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Film review: The gripping, partisan ‘Talvar’ lends its weight to the Justice For Talwars campaign

A legal petition disguised as a movie, the police procedural takes up cudgels on behalf of the dentist couple convicted of murdering their daughter and domestic worker in 2008.

A deep conviction that Rajesh and Nupur Talwar have been wronged by the Indian justice system has led Vishal Bhardwaj to write his most sharply focused and coherent screenplay yet. Talvar, directed by Meghna Gulzar, has but one purpose: it is an audio-visual petition to the authorities to reconsider the sentencing of the dentist couple serving life terms after being convicted of murdering their 14-year-old daughter Aarushi and domestic worker Hemraj in 2008.

Starting with the title, which is a play of words on the couple’s surname, and going on to the recreation of the circumstances of the murders and the suggestive names of key characters, the parallels between the real and the reel are so glaringly obvious that Talvar sometimes feels like a slickly produced, tightly written and beautifully performed true crime documentary rather than a work of fiction.

Bhardwaj’s screenplay is not based on journalist Avirook Sen’s Arushi, which was published a few months ago. But the movie and Sen's book have the same motive: to expose the shoddiness that marked the investigation from the word go, underline the prejudice and insensitivity that made the Talwars appear guilty even before the first chargesheet had been filed, and point to the possible miscarriage of justice that has landed the couple in prison seemingly for no fault of theirs.

Multiple perspectives

Gulzar’s movie feebly introduces elements of doubt in an otherwise heavily partisan tale by presenting various perspectives of how the crimes might have been executed. This so-called Rashomon effect, named after the classic Akira Kurosawa movie, is used by filmmakers to suggest the subjective and unreliable nature of human perception. Scriptwriter Bhardwaj deploys the device to buttress his belief that after all angles have been considered, there is simply no way that Ramesh and Nutan Tandon could have killed their 14-year-old daughter in her bed and bludgeoned their manservant Khempal to death.

The police are quick to indict Ramesh (Neeraj Kabi) and Nutan (Konkona Sen Sharma) on the basis of poorly gathered leads. Shruti and Khempal die over and over again after dapper investigative officer Ashwin Kumar (Irrfan) takes over. His money is on the other servants who were drinking with Khempal on the night of the murder, and he backs his theory with narco-analysis tests. However, a departmental rivalry ensures that Ashwin Kumar’s theory is discredited and replaced with another one: the Tandons clubbed Shruti and Khempal to death with a golf club and faked their sorrow when the police arrived.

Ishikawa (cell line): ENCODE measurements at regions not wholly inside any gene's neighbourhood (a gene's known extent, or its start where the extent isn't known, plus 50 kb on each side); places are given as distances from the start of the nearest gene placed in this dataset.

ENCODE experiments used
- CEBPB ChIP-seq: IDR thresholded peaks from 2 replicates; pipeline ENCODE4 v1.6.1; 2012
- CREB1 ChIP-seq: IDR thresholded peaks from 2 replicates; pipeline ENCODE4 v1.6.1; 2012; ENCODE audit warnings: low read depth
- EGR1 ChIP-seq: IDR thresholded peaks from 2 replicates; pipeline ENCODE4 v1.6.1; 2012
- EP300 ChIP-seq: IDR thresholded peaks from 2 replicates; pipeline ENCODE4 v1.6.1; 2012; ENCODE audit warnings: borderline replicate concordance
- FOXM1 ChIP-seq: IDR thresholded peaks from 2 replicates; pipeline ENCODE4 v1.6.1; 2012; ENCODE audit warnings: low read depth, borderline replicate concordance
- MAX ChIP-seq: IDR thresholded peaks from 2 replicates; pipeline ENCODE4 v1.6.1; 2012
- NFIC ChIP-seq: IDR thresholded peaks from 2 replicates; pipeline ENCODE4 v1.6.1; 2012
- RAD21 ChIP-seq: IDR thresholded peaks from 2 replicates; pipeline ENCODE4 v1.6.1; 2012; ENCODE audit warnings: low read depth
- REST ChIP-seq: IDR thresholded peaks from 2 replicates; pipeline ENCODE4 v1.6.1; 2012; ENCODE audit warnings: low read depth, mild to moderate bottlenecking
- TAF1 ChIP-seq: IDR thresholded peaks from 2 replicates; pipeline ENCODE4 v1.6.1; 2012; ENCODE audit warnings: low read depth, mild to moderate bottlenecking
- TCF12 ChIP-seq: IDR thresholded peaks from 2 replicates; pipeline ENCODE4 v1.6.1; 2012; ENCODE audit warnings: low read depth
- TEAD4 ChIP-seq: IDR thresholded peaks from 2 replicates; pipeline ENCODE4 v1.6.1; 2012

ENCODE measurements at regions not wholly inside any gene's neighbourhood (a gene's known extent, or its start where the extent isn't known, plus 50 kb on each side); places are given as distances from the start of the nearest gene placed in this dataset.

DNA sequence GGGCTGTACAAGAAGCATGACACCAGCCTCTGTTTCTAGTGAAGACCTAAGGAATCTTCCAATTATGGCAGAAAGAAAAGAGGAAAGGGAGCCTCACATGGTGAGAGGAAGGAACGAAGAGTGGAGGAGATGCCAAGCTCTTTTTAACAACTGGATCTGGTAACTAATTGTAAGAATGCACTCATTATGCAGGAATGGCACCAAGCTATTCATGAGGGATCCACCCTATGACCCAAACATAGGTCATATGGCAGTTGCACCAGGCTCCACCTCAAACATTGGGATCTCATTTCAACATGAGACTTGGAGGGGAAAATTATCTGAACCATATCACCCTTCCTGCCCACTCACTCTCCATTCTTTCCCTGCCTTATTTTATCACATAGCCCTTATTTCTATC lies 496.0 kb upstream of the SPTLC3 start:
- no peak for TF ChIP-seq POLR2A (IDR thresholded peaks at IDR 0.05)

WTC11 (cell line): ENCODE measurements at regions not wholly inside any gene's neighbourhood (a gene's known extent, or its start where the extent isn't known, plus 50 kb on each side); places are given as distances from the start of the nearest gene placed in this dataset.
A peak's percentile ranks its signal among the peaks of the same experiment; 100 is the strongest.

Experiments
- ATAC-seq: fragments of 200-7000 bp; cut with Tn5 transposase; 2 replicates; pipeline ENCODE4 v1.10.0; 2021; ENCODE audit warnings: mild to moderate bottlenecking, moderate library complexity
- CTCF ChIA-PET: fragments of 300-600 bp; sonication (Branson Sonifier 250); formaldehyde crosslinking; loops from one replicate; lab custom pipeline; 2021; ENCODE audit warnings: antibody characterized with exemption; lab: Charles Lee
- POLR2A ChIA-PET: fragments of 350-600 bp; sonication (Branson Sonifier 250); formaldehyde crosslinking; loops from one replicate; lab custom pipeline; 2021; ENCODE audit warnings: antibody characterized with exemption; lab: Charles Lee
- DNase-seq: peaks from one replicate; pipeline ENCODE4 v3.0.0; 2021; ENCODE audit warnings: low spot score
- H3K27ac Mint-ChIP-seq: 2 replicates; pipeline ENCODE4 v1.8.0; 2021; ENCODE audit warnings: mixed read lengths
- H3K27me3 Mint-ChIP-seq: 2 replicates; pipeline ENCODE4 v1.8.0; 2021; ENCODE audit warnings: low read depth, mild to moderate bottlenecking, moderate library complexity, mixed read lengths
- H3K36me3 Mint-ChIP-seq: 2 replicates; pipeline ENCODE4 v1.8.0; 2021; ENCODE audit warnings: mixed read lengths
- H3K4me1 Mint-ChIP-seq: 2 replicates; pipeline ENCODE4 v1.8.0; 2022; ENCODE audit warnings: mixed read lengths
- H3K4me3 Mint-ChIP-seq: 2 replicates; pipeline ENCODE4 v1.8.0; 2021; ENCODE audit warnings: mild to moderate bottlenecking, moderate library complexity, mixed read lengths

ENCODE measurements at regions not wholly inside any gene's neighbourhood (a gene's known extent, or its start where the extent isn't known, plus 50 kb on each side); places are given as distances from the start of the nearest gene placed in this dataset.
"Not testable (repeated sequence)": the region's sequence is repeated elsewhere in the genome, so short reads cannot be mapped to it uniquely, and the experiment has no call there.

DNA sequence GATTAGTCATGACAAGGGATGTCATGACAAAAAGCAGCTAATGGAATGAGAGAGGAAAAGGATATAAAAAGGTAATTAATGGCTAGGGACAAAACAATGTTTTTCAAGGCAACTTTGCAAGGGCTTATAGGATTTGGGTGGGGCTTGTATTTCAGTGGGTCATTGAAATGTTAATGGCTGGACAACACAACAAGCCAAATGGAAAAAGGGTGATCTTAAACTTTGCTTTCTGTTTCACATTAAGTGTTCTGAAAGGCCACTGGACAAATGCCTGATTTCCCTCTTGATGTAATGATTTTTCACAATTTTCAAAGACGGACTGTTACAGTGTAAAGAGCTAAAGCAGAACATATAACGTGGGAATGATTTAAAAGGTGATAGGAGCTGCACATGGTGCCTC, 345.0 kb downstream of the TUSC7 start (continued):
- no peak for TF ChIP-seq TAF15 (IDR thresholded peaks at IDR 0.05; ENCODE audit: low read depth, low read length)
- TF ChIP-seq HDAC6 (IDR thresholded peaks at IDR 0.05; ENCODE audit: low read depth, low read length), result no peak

Avid followers of the shrill media coverage of the double murders will immediately recognise the dramatis personae in the case: Ashwin Kumar is modelled on Central Bureau of Investigation officer Arun Kumar; Paul, played by Atul Kumar, resembles fellow CBI officer AGL Kaul. Bhardwaj does a fine job of boiling down often-confusing details into a cogent storyline, but perhaps the clarity stems from an unshakeable belief that the judicial system failed the Tandons and let the real killers go free.

This bias ignores Ashwin’s reliance on the discredited practice of narco-analysis to convict the possible murderers and his roughhousing of a police officer and a key witness. Ashwin declares that justice can sometimes be achieved only by breaking the law, but his actions are presented as honourable and necessary rather than questionable. Narco-analysis tests are not admissible in court with good reason, and Talvar is at its weakest when it suggests that drug-induced confessions hold more water than solid leg work.

Smooth narrative

The movie’s strengths and pleasures flow from its smooth and gripping 133-minute narrative, which is interrupted only by a redundant sub-plot involving Ashwin’s relationship with his estranged wife (Tabu). The sordid material is given an understated treatment and the performance are assured. Irrfan has the best lines in a screenplay hell-bent on letting him have the last word. The superb sequence in which Ashwin, with the backing of his former boss Swamy (Prakash Belwadi), tears into Paul’s overheated imagination, reveals the actor at his natural best. The rest of the ensemble cast doesn’t lag behind. Gajraj Rao is supremely effective as the oleaginous paan-chewing police officer who ignores vital leads, while Konkona Sen Sharma is terrific as the grief-struck mother grappling with unbearable loss.

Talvar makes an elegant and convincing case for the Talwars, but it ignores one of the biggest factors behind their conviction. A separate, cautionary tale can be spun on how news anchors in hot pursuit of ratings and tabloid-influenced editors stacked the odds against the couple. Avirook Sen’s book Aarushi provides several instances of how unverified claims about the private lives of the Talwars created an unassailable image of the dentists as scheming and swinging monsters.

Talvar has been co-produced by Junglee Pictures, the film production arm of the Bennett and Coleman Company Limited. The company also owns the Times of India newspaper and the Times Now television channel, whose own overwrought coverage of the murders is best left for another day, and perhaps another movie.



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